The UK’s smaller companies need more help from the Government to install energy efficiency solutions, according to a national survey.
A new poll of 2,100 businesses by the British Chamber of Commerce (BCC) – 91% of them small and medium-sized enterprises (SMEs) – shows that 36% believe the single most important action from Government would be to provide grants towards costs of installing energy-saving products.
This appeal is set against a backdrop of increased pressures on costs with only 13% of those surveyed advising that they had seen a decrease in energy costs over the past three years. At the same time, 35% have seen these costs rise and 37% report no change.
The lack of activity on energy-saving in SMEs is not through lack of awareness, with only 8% of businesses saying they requested further information on the range of energy measures that could be installed.
Cost of investment
The BCC advises:
“When asked what is preventing businesses from investing in energy efficiency measures, 23% of the largest firms said that other investments were taking priority, compared with 13% overall, and 15% of businesses state that savings would not be worth the cost of investment.”
From our experience, there are substantial savings to be made with a range of energy and water efficiency measures, from LED lighting and lighting controls to smart pumps, low-flush toilets and waterless urinals.
Return on investment is usually swift and even with longer-term payback, the benefits accrue over many years. Sustainability goes hand in hand with stability, and taking control of energy and water costs is a clear way to reinforce that.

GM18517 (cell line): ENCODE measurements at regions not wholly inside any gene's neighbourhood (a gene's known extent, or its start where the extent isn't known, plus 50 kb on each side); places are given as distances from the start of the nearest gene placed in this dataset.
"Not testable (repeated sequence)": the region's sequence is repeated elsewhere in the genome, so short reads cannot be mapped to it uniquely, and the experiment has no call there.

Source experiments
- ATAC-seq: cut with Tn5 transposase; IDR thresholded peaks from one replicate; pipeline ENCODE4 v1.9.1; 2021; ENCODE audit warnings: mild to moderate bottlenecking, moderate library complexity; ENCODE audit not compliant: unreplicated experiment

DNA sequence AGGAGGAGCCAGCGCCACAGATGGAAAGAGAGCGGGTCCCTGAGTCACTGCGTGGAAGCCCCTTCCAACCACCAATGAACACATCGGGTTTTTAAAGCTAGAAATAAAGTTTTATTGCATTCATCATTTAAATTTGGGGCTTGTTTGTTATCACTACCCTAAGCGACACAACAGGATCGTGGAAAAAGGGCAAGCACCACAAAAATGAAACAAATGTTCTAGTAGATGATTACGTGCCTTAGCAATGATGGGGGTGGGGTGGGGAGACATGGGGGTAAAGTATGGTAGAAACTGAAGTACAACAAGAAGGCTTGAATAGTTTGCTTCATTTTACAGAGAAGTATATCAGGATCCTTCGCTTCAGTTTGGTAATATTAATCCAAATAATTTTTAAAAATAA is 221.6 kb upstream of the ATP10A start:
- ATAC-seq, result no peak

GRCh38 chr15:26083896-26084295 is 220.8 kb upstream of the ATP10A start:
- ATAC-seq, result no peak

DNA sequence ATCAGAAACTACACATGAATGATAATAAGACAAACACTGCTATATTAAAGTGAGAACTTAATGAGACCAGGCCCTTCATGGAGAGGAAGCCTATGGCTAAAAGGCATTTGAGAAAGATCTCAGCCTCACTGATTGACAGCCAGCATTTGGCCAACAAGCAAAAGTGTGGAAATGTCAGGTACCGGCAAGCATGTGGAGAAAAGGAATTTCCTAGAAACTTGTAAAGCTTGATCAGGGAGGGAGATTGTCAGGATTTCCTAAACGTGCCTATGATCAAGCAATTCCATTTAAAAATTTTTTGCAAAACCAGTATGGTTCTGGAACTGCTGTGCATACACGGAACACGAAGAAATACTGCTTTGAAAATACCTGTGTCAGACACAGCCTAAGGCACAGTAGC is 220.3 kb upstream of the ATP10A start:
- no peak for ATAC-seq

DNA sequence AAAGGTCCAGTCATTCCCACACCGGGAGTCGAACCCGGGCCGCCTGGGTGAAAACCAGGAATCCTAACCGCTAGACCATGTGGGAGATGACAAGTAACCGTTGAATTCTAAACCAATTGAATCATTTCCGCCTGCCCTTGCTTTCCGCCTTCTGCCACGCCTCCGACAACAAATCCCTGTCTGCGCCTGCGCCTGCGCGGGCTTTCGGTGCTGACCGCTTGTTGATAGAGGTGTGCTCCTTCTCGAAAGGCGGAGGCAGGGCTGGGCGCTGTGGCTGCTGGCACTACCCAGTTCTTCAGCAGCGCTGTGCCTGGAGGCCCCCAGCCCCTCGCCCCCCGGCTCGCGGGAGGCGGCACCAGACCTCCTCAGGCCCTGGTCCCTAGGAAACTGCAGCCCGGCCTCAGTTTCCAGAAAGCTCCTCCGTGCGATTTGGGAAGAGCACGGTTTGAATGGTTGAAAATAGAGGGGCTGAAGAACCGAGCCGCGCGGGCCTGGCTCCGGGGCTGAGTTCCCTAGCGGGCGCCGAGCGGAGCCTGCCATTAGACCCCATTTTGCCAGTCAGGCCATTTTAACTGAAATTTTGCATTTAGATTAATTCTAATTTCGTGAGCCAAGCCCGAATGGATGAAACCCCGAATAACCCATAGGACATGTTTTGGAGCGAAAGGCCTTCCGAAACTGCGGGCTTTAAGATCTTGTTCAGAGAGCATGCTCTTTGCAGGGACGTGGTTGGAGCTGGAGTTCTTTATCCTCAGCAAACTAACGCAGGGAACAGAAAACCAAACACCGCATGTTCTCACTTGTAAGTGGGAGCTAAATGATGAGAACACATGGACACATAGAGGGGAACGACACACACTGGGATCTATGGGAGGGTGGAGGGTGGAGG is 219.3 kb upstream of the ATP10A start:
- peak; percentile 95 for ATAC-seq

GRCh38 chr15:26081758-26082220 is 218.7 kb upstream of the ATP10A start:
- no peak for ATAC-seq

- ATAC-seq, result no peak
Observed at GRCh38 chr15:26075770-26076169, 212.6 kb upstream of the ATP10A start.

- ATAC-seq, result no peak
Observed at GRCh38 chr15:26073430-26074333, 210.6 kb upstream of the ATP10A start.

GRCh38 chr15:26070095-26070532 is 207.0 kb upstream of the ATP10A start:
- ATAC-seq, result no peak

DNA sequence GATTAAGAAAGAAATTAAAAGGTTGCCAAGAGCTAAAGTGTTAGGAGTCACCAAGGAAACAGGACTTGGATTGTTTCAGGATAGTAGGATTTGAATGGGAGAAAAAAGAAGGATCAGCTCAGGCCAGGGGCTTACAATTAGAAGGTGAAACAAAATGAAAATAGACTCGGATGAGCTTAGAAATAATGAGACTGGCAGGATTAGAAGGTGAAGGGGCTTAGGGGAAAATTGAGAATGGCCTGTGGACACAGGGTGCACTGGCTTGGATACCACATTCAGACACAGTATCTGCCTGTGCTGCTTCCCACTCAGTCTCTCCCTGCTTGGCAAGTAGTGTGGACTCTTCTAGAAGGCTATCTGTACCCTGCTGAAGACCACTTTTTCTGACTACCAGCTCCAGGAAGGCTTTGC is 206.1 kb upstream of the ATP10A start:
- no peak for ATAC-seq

However, we’ve seen challenges with SMEs that are echoed in the survey with more than a quarter of businesses saying they had no influence or input into energy efficiency improvements in the premises they rent.
Help from landlords
We support the BCC’s appeal to landlords to help leaseholders that were “looking to save money and make their energy use work for them”.
The survey was supported by British Gas, whose managing director of UK business Gab Barbaro says:
“It’s clear from this research that businesses in rented and leased premises need more help from their commercial landlords, and new regulations to tackle the least energy-efficient premises can’t come soon enough.
“I’d urge all businesses to seek help from their supplier or landlord, and start with the basics. For example, by applying for a smart meter, businesses could much more accurately work out what’s driving their energy use and make considered decisions about how to reduce it.”
And in the light of concerns over the £11 billion national smart meter roll-out, the survey found that only 6% of those polled had faith that smart meters were the most important thing that Government and suppliers could do to help firms save energy.
It would seem that most companies are not too bothered whether the smart meter programme meets the deadline of 2020. Far more crucial to the successful transition to a low-carbon economy are the right incentives.
As Mike Spicer, BCC’s director of research and economics says:
“These results demonstrate that getting the economics of investment right for energy efficiency is crucial to promoting take-up.
“At a time when businesses face growing upfront cost pressures from other sources, grants and tax breaks have an important role to play in offsetting the cost of new energy efficiency measures. On its own, more information won’t do the job.”